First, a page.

Red Lake Nation News - Babaamaajimowinan (Telling of news in different places)

Archaeologists Dig Up 1,400-Year-Old Native American Canal in Alabama


October 7, 2022

This photo of the south end of the canal, taken in 2018, shows where the waterway met up with Little Lagoon. Gregory Waselkov

In the beachside resort town of Gulf Shores, Alabama, locals had often referred to an odd feature in the landscape as "Indian ditch." As far back as the 1820s, a handful of antiquarians and United States Army engineers recognized it as a feature that predated white settlers, but it hadn't received enough scholarly attention to explain its history and function. One resident, Harry King, who had been exploring the back bays of the region, became fascinated with the remnants of this large trench, about 30 feet wide and 3 feet deep. On visits to the archaeology museum at the University of South Alabama in Mobile, King would encourage researchers to examine it. Gregory Waselkov, a now-retired anthropologist at the university, figured the ditch was probably an antebellum construction built by enslaved laborers.

"It took me forever to go out there and take a look," says Waselkov. "There are lots of features like that in the swampy areas around Mobile, from logging, and from rice cultivation-there are all kinds of reasons you might have big ditches. But when I saw it, I realized it's something different."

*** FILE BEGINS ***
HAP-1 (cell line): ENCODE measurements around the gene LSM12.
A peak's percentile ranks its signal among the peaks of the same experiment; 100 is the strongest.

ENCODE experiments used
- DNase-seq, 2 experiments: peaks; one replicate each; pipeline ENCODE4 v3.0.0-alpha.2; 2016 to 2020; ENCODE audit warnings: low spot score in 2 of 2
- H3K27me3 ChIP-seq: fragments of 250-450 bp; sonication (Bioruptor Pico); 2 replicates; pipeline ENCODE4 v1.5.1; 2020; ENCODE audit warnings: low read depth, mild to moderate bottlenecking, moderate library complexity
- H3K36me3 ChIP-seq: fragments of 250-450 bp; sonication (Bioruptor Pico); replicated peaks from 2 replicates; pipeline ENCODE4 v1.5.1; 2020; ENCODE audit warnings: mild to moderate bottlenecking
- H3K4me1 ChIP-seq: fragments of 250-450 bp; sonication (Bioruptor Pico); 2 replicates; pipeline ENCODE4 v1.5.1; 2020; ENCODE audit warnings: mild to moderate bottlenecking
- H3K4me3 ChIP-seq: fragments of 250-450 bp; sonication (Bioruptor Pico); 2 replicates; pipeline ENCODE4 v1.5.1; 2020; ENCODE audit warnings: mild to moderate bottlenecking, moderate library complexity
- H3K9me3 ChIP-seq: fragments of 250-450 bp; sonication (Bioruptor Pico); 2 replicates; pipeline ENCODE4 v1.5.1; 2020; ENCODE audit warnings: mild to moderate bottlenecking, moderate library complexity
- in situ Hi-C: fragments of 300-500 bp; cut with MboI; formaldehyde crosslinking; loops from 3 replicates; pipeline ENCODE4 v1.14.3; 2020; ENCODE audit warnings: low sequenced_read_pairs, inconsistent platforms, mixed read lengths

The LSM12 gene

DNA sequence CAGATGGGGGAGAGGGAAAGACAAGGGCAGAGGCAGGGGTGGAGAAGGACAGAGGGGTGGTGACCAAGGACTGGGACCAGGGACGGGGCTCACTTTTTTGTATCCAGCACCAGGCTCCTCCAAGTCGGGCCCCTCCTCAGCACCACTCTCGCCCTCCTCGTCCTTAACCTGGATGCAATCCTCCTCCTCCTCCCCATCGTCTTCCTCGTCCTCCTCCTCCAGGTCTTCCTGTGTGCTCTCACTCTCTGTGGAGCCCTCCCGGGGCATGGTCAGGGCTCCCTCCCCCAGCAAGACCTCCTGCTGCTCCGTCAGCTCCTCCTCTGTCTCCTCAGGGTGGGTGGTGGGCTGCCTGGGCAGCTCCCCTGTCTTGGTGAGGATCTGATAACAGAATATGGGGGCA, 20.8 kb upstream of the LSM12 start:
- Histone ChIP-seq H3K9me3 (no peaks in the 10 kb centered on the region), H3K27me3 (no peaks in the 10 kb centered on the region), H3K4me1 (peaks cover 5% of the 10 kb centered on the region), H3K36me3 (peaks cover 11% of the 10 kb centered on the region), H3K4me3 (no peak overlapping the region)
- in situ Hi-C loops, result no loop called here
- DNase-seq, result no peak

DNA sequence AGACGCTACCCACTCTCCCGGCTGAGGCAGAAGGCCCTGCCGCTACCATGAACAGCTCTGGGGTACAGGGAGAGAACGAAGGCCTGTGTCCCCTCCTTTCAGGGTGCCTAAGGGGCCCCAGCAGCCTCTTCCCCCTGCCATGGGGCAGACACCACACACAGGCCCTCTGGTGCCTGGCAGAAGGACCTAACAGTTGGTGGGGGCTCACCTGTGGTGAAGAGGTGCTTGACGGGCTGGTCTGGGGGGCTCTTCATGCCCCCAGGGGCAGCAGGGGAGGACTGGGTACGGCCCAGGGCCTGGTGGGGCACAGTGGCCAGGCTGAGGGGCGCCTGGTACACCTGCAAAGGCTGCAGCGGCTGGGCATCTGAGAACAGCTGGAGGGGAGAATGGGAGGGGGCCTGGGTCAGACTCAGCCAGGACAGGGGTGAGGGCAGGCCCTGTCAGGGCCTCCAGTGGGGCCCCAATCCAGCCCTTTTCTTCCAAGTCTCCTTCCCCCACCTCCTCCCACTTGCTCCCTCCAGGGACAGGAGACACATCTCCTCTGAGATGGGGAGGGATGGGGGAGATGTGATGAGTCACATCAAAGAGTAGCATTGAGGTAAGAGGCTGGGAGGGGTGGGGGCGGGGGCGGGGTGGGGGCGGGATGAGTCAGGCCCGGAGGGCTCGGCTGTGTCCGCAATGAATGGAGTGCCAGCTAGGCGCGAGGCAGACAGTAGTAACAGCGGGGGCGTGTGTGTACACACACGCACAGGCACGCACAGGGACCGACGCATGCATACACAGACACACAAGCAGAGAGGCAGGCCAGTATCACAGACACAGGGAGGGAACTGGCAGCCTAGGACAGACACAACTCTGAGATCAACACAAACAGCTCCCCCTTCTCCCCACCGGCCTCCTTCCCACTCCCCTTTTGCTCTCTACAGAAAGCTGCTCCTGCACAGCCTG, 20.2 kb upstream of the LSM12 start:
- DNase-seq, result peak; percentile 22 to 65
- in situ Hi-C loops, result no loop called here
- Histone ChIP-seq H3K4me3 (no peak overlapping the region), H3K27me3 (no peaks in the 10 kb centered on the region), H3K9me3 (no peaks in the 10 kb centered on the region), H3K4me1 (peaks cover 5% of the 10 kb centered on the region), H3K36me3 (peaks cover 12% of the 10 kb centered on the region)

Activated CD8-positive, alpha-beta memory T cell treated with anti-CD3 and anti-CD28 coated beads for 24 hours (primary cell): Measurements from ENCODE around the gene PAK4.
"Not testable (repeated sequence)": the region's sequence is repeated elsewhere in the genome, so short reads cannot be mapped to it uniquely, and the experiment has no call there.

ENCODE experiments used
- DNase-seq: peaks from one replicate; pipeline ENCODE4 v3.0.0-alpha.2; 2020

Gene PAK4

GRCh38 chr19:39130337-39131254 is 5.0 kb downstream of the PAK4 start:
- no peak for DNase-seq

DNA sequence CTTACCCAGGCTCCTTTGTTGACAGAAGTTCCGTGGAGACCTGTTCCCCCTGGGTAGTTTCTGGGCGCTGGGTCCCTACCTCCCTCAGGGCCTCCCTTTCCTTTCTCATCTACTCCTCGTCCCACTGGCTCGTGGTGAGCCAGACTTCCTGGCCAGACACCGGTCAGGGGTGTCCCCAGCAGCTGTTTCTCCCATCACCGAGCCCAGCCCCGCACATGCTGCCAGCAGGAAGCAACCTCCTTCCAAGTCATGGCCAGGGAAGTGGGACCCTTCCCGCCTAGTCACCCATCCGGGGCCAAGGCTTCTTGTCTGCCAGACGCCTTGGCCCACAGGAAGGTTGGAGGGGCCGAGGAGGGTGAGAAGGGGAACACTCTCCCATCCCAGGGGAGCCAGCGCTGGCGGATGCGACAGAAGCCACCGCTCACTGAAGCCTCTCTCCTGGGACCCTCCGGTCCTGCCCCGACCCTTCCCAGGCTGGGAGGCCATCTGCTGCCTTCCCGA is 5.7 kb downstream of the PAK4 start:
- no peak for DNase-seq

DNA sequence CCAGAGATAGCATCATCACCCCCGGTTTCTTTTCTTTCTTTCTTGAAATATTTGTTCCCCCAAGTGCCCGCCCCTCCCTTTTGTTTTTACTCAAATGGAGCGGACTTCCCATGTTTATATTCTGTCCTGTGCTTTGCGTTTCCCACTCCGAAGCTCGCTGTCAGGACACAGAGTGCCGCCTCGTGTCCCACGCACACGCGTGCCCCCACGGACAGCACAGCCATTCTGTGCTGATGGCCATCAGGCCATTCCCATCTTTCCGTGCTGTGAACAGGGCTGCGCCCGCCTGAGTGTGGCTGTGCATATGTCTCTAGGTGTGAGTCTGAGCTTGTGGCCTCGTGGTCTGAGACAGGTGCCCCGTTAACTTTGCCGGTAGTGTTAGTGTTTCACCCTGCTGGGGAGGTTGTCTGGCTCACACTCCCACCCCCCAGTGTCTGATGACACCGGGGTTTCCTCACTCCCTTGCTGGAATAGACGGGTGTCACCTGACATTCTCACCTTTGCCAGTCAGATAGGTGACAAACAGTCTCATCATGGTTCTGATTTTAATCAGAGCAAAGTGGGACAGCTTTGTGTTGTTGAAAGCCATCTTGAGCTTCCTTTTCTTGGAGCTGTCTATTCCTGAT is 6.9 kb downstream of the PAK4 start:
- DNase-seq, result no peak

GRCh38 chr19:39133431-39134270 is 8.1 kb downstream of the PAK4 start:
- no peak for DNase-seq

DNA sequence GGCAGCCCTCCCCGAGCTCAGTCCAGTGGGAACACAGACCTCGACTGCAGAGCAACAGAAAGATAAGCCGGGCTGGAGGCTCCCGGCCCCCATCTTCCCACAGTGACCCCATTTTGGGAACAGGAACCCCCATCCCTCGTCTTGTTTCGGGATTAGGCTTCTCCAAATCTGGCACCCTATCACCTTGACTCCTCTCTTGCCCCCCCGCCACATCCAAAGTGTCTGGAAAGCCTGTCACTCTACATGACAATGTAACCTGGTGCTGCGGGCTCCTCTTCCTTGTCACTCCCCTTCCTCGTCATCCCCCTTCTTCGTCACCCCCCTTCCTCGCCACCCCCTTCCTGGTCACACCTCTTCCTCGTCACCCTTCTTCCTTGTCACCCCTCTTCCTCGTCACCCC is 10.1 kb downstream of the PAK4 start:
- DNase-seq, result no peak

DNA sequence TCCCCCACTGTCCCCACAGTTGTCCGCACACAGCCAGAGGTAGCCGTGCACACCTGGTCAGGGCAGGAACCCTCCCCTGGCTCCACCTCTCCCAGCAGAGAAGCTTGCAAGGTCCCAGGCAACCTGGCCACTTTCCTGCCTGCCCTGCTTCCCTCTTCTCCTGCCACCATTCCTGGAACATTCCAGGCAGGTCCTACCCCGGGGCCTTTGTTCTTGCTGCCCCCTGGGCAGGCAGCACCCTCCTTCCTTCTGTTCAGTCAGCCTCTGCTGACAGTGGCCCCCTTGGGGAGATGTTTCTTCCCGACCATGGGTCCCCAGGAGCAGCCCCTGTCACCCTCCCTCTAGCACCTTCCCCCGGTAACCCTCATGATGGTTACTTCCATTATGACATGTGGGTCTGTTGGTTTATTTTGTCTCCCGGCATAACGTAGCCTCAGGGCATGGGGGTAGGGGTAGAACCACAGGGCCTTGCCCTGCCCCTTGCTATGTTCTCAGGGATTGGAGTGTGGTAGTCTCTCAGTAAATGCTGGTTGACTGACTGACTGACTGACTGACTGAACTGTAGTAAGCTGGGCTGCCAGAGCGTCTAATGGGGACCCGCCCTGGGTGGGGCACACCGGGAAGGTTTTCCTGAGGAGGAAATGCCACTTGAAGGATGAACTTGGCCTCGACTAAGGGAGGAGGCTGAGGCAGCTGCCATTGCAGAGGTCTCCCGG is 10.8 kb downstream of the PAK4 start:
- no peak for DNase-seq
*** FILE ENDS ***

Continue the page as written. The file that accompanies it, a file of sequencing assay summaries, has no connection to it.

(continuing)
Thanks to King's urging, Waselkov finally began an investigation of the site in 2017 with a team of volunteer archaeologists. They confirmed that this long-overlooked trench is a feat of engineering and a rare archaeological find: a canal, nearly a mile long, built for canoe travel 1,400 years ago by the Native Americans who navigated the region's waterways. In a report published online in June in the Journal of Field Archaeology, the researchers described how the canal would have connected the Gulf of Mexico with more protected bays, allowing better access between coastal fishing areas and trade routes to the rest of the Southeast.


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